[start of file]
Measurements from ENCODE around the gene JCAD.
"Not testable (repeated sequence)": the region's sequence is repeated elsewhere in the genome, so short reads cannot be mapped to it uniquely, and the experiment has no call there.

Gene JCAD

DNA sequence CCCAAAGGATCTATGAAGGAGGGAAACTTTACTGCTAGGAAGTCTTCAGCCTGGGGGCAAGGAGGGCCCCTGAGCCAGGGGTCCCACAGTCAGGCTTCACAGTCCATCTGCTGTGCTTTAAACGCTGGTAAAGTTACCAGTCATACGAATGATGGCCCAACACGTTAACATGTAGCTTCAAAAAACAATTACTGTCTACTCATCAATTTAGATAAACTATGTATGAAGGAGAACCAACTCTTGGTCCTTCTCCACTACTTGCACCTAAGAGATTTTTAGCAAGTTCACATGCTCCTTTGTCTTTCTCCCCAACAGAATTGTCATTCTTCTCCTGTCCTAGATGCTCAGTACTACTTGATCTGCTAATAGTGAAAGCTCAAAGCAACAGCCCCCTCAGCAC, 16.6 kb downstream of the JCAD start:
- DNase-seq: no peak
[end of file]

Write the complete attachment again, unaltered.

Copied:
Measurements from ENCODE around the gene JCAD.
"Not testable (repeated sequence)": the region's sequence is repeated elsewhere in the genome, so short reads cannot be mapped to it uniquely, and the experiment has no call there.

Gene JCAD

DNA sequence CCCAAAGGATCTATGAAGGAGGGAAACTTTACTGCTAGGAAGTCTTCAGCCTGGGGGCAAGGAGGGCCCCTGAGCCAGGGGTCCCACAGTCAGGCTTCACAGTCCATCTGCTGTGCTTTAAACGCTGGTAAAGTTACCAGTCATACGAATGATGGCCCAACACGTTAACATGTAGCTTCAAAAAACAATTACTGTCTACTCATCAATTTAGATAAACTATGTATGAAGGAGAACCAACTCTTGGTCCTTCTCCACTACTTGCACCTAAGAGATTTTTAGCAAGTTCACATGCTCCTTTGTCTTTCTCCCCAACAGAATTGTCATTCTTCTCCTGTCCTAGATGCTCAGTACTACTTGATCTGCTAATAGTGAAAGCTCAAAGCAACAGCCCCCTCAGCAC, 16.6 kb downstream of the JCAD start:
- DNase-seq: no peak